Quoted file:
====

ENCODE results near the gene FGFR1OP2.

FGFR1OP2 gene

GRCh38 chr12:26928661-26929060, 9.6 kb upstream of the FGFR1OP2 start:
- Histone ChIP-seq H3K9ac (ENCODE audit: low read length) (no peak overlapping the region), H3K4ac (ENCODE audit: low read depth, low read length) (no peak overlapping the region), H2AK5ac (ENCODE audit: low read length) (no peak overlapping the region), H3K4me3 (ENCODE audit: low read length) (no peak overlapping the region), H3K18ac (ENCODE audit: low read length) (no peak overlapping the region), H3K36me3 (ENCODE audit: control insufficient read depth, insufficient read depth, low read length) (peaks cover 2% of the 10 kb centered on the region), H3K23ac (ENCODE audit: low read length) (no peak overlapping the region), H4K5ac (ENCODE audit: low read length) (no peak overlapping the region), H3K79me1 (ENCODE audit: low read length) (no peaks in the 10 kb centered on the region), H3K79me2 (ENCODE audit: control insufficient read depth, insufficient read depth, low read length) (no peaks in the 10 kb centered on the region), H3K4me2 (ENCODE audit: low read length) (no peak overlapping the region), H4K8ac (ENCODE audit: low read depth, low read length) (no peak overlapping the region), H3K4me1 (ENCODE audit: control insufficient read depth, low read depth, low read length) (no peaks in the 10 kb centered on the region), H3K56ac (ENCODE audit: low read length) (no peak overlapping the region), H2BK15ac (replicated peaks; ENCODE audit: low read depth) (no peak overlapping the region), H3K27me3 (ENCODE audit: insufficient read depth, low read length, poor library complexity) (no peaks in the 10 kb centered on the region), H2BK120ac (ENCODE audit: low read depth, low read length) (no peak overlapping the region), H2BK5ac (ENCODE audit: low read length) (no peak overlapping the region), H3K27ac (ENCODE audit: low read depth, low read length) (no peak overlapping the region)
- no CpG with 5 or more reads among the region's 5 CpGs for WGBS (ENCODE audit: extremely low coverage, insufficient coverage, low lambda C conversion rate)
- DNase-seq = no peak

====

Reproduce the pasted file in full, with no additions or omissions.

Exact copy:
ENCODE results near the gene FGFR1OP2.

FGFR1OP2 gene

GRCh38 chr12:26928661-26929060, 9.6 kb upstream of the FGFR1OP2 start:
- Histone ChIP-seq H3K9ac (ENCODE audit: low read length) (no peak overlapping the region), H3K4ac (ENCODE audit: low read depth, low read length) (no peak overlapping the region), H2AK5ac (ENCODE audit: low read length) (no peak overlapping the region), H3K4me3 (ENCODE audit: low read length) (no peak overlapping the region), H3K18ac (ENCODE audit: low read length) (no peak overlapping the region), H3K36me3 (ENCODE audit: control insufficient read depth, insufficient read depth, low read length) (peaks cover 2% of the 10 kb centered on the region), H3K23ac (ENCODE audit: low read length) (no peak overlapping the region), H4K5ac (ENCODE audit: low read length) (no peak overlapping the region), H3K79me1 (ENCODE audit: low read length) (no peaks in the 10 kb centered on the region), H3K79me2 (ENCODE audit: control insufficient read depth, insufficient read depth, low read length) (no peaks in the 10 kb centered on the region), H3K4me2 (ENCODE audit: low read length) (no peak overlapping the region), H4K8ac (ENCODE audit: low read depth, low read length) (no peak overlapping the region), H3K4me1 (ENCODE audit: control insufficient read depth, low read depth, low read length) (no peaks in the 10 kb centered on the region), H3K56ac (ENCODE audit: low read length) (no peak overlapping the region), H2BK15ac (replicated peaks; ENCODE audit: low read depth) (no peak overlapping the region), H3K27me3 (ENCODE audit: insufficient read depth, low read length, poor library complexity) (no peaks in the 10 kb centered on the region), H2BK120ac (ENCODE audit: low read depth, low read length) (no peak overlapping the region), H2BK5ac (ENCODE audit: low read length) (no peak overlapping the region), H3K27ac (ENCODE audit: low read depth, low read length) (no peak overlapping the region)
- no CpG with 5 or more reads among the region's 5 CpGs for WGBS (ENCODE audit: extremely low coverage, insufficient coverage, low lambda C conversion rate)
- DNase-seq = no peak